Housing – New Zealand Labour Party

    … extract …

    Remove barriers that are stopping Auckland growing up and out

    Labour will remove the Auckland urban growth boundary and free up density controls. This will give Auckland more options to grow, as well as stopping landbankers profiteering and holding up development. New developments, both in Auckland and the rest of New Zealand, will be funded through innovative infrastructure bonds.

  2. When is NZ Labor going to abolish the Auckland growth boundary and introduce the infrastructure bond financing mechanism they promised. Until monopoly rents are taken out of the land market and adequate infrastructure financing enabled everything else is fiddling while Rome burns.

  3. … On a lighter note …

    … Entertaining and enlightening political repartee … Labours Phil Twyford bringing out the best in National leadership aspirant Judith Collins …

    Phil Twyford backs ‘right-wing, red meat’ Judith Collins | Newshub

    … extract …

    … A high-profile Labour MP wants Judith Collins to lead a “hard, right-wing, red meat National Party” that has the “courage of its convictions”.

    Phil Twyford told The AM Show on Friday – perhaps facetiously – the “problem with the modern National Party is they don’t stand for anything”.

    “What did John Key ever achieve? Can anyone remember anything that he did? If Judith is the leader, [she] will bring back hard free market policy, locking up the crims and throwing away the key.”

    He compared her to hardline British Tory Prime Minister Margaret Thatcher, leading to howls of protest.

    “How can people even put me in the same league? I’m so much softer,” Ms Collins said of her hero. … view and read more via hyperlink above …

    … Check out the GONE GONE GOING SECTION …

  4. Five times as many ‘ghost homes’ in New Zealand as Airbnb listings, says Airbnb |

    Brent Thomas·

    OPINION: American journalist HL Mencken famously said that “for every complex problem there is an answer that is clear, simple, and wrong”.

    So it seems today in the complex debate around housing affordability in New Zealand. Some people are now claiming the housing affordability crisis is the fault of home sharing generally, and Airbnb specifically. … read more via hyperlink above …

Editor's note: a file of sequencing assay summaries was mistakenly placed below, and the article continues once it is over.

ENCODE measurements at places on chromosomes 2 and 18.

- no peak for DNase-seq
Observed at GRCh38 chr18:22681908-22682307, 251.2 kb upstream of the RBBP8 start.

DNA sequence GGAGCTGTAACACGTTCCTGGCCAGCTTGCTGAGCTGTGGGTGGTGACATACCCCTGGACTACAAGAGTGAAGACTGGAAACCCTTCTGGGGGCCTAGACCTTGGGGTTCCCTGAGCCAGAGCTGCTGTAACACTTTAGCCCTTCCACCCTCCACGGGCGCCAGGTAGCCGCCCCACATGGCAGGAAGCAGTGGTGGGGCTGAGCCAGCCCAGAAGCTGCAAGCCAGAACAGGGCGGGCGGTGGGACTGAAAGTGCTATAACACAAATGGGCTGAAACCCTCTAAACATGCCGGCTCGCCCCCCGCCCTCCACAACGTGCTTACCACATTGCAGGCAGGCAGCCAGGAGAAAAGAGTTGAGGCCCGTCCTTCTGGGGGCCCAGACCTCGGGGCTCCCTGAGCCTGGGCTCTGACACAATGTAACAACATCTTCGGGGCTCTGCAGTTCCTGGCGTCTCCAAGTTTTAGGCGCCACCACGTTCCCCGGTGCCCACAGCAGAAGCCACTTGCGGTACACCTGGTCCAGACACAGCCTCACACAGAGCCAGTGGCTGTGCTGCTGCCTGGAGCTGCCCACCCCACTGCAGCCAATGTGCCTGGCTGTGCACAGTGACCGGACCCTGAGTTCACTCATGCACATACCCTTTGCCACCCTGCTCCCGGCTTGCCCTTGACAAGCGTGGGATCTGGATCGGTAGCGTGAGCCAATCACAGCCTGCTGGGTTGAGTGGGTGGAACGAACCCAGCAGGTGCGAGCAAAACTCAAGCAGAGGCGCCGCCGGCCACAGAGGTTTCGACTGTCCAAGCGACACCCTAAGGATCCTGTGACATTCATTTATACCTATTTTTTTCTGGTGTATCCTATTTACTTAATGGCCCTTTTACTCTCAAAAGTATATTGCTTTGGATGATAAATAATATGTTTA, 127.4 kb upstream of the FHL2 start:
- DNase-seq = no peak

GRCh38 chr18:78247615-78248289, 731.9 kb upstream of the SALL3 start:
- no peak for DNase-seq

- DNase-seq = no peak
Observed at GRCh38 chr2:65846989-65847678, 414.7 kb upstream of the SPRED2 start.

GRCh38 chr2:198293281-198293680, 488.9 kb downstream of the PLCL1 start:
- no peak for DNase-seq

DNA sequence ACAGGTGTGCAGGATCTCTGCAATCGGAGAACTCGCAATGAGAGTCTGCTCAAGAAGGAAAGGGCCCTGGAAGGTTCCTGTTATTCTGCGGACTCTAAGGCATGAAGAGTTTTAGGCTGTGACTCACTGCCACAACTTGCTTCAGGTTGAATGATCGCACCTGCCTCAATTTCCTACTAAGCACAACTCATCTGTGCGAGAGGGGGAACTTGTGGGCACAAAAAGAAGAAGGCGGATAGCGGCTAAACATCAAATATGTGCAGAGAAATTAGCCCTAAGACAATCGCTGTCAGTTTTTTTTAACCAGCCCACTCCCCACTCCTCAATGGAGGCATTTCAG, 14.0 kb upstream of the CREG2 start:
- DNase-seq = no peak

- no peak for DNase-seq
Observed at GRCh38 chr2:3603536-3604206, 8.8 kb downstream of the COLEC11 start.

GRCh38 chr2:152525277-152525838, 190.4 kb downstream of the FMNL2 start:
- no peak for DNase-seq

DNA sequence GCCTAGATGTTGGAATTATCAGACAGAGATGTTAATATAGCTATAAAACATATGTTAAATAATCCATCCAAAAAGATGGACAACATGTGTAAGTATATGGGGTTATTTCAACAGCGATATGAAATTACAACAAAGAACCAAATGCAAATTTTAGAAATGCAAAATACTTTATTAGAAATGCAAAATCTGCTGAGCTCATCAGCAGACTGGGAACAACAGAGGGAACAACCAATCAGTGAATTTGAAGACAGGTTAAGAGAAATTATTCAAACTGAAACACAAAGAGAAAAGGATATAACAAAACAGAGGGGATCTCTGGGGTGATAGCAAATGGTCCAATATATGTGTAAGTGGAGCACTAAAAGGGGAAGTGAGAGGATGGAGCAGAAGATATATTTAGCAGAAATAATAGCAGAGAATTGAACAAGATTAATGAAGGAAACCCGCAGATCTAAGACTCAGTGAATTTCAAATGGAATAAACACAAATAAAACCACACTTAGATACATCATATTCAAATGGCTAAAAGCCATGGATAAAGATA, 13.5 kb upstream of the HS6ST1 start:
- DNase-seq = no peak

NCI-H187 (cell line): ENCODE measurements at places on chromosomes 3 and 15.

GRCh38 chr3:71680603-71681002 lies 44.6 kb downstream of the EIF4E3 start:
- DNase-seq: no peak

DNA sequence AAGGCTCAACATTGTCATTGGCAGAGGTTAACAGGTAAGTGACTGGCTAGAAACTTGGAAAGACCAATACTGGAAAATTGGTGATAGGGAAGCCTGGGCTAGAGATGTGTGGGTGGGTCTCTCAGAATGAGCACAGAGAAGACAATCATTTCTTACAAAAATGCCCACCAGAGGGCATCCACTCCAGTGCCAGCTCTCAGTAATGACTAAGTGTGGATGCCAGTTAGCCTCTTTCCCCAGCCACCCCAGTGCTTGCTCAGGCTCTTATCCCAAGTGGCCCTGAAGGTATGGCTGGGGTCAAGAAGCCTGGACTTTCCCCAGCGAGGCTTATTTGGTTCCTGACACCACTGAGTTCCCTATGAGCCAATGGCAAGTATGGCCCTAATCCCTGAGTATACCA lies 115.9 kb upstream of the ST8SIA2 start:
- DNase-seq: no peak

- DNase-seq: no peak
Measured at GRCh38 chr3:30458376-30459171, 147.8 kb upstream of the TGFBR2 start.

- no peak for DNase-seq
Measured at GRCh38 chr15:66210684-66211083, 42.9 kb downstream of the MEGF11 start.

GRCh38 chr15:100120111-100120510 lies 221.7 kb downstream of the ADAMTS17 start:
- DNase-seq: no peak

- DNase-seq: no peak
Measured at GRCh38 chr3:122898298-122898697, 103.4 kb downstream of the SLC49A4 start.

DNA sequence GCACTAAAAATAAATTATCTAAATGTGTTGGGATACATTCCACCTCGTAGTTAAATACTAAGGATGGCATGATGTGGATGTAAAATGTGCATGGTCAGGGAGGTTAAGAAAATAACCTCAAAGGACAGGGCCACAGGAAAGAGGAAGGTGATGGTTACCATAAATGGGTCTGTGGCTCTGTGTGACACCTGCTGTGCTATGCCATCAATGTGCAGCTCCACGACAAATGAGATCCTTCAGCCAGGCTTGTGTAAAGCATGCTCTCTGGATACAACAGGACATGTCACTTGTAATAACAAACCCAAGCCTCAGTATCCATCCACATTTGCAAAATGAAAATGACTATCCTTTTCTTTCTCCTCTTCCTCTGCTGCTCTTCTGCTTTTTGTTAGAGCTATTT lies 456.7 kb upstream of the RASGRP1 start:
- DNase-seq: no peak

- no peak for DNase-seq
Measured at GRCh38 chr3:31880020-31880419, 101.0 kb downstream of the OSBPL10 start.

• Brent Thomas is Airbnb’s head of public policy in Australia and New Zealand.

  5. Middle-income millennials priced out of homes market … Istitute of Fiscal Studies Report … Financial Times

    Ownership among young adults has ‘collapsed’, says IFS report … read more via hyperlink above …

    … and …

    Shortage of affordable houses continues, warns BNM (Malaysia Central Bank) | Free Malaysia Today

    KUALA LUMPUR: Malaysia faces a shortage of affordable houses for the masses, Bank Negara Malaysia (BNM) warned today.

    In a report, it also disclosed data showing houses in the country were “seriously unaffordable” in 2016 by international standards.

    The central bank outlined five strategies to overcome the issue. … read more via hyperlink above …

    Unsold homes in Malaysia rise to decade high in 2017 – … Reuters

    KUALA LUMPUR, Feb 14 (Reuters) – Unsold residential properties in Malaysia rose to their highest in a decade last year as lofty prices and a lack of affordable housing dampened purchases, the country’s central bank said. … read more via hyperlink above …

  6. UNITED STATES: “There Is An Acute Crisis Coming”: Apartment Developer | Zero Hedge

    On Friday, the housing market received a strong bullish jolt from the latest starts and permits data, which however showed that while traditional single-family units barely budged, there was another sharp spike higher in multi-family, i.e. rental unit construction. … read more via hyperlink above …